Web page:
The big bonus was the price of admission: free. And, if spectators wanted the SuperFan experience, they had preferred access to locations at each venue and select VIP lounges. It presented an inclusive not exclusive vibe, something the Olympics have been overly criticized for over the past couple decades.
The music artists were cross genres from Grammy Award-winning EDM artist Kaskade to club performer MADDS (a Monster Brand Ambassador, of course) to spoof rapper Yung Gravy to Prog electronic act Night Tales to pop punk’s Girlfriends and Mod Sun. The artists that seemed to capitalize on the opportunity saw their followings on social media gain substantially post event. As large snowflakes cascaded the venue, Mod Sun’s frontman Derek Ryan Smith proclaimed in the middle of his set: “This is the greatest day of my life.” And, by his reaction, it seemed like it. That authenticity, craved by marketers and brands, resonated. Within the week after the X Games, Mod Sun’s Spotify monthly listeners went up a sizeable 700,000-plus.
In the case of Yung Gravy, however, who struggled a bit during his performance due to sound as well as singing issues, he saw his numbers dwindle by more than 600,000 the week after the event. If nothing else, it proved one thing: People were switched on to platforms outside of sports for the X Games.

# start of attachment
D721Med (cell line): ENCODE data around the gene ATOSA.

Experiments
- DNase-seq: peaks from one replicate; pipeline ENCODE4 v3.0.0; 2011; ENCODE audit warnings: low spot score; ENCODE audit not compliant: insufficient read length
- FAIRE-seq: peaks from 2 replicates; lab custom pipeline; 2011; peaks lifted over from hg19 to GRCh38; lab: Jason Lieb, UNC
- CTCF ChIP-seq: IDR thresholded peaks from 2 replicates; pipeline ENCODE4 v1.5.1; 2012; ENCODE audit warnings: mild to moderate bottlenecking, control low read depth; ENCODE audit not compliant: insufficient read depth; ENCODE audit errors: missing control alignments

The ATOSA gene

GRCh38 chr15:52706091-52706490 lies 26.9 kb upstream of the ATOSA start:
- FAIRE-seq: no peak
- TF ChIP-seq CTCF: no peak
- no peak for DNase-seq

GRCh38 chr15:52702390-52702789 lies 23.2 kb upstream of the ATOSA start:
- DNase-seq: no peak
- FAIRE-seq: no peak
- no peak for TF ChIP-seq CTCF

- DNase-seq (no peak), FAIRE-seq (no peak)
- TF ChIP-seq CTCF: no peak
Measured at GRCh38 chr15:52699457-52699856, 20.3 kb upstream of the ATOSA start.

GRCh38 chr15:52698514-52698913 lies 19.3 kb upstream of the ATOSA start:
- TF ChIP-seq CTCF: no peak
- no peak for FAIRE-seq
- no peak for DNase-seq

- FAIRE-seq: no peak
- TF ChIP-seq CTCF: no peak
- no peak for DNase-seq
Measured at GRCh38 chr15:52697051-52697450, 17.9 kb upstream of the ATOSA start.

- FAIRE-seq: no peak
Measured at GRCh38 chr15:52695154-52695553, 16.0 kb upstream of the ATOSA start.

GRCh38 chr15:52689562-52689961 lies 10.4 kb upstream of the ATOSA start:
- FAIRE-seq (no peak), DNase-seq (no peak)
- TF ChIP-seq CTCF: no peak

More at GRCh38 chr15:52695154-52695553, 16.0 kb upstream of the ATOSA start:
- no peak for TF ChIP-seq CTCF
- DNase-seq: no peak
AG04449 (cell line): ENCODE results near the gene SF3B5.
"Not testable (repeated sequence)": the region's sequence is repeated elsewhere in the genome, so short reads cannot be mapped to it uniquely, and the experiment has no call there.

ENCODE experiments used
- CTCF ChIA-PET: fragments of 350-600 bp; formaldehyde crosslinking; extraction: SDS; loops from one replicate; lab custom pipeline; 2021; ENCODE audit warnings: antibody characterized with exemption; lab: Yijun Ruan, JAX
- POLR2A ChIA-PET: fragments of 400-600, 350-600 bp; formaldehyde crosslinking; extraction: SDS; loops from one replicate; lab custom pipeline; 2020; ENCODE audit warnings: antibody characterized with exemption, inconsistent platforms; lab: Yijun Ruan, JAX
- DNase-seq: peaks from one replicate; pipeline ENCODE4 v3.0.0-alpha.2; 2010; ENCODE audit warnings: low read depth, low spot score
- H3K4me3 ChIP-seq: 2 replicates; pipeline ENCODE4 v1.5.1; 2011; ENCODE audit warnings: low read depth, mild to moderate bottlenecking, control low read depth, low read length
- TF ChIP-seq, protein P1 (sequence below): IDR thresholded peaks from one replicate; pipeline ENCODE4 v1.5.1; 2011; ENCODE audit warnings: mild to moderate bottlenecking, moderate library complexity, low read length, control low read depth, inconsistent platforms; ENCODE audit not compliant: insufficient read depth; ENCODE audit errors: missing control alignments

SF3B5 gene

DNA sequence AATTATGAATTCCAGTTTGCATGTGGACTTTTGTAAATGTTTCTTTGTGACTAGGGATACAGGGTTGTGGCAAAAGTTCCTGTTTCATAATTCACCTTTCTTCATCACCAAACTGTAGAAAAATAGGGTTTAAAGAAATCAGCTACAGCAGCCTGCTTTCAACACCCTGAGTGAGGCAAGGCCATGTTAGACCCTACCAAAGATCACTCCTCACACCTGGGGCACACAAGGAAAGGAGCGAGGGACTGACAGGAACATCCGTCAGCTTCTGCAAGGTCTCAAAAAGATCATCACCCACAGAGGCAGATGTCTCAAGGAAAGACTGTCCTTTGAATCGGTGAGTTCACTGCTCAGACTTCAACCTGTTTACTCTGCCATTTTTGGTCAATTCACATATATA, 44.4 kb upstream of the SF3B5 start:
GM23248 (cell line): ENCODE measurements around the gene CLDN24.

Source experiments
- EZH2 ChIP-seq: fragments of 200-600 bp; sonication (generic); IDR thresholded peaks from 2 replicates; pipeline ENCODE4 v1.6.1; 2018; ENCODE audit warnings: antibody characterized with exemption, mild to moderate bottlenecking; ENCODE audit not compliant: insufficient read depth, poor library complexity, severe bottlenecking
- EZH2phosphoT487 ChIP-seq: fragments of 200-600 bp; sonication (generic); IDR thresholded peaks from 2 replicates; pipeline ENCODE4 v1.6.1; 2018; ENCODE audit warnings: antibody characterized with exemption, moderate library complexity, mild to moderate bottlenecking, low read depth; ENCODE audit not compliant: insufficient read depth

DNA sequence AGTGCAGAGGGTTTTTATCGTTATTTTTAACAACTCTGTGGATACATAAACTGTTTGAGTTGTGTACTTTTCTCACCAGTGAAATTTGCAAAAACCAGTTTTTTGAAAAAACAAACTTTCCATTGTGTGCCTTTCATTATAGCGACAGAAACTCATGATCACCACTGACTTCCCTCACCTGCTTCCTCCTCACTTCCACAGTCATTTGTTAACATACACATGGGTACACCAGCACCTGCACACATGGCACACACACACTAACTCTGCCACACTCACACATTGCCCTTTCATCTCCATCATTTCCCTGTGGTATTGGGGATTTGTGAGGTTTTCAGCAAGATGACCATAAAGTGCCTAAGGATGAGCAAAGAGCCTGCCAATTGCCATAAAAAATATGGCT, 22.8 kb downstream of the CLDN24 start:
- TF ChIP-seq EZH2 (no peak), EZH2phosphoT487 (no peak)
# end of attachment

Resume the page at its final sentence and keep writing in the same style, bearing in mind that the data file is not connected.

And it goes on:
Superior In-Venue Entertainment
It’s been well chronicled that the Olympic Games shun things like field-of-play signage and full integration, contemporary in modern events. At the X Games, however, the vertical integration is and has been well done over the years. For 2023, Jeep, Monster, Pacifico and late-comer Chipotle all featured well. The ubiquity of the signage and integrated messaging into entitlements for each venue was well scripted and executed across all platforms.
The VIP Experience was grand, with elevated and warmed indoor suites and tents with a three-story “granddaddy-of-them-all” situated on the bottom the SuperPipe. And, if the Olympic Games does anything exceedingly well and a higher level, it’s hospitality.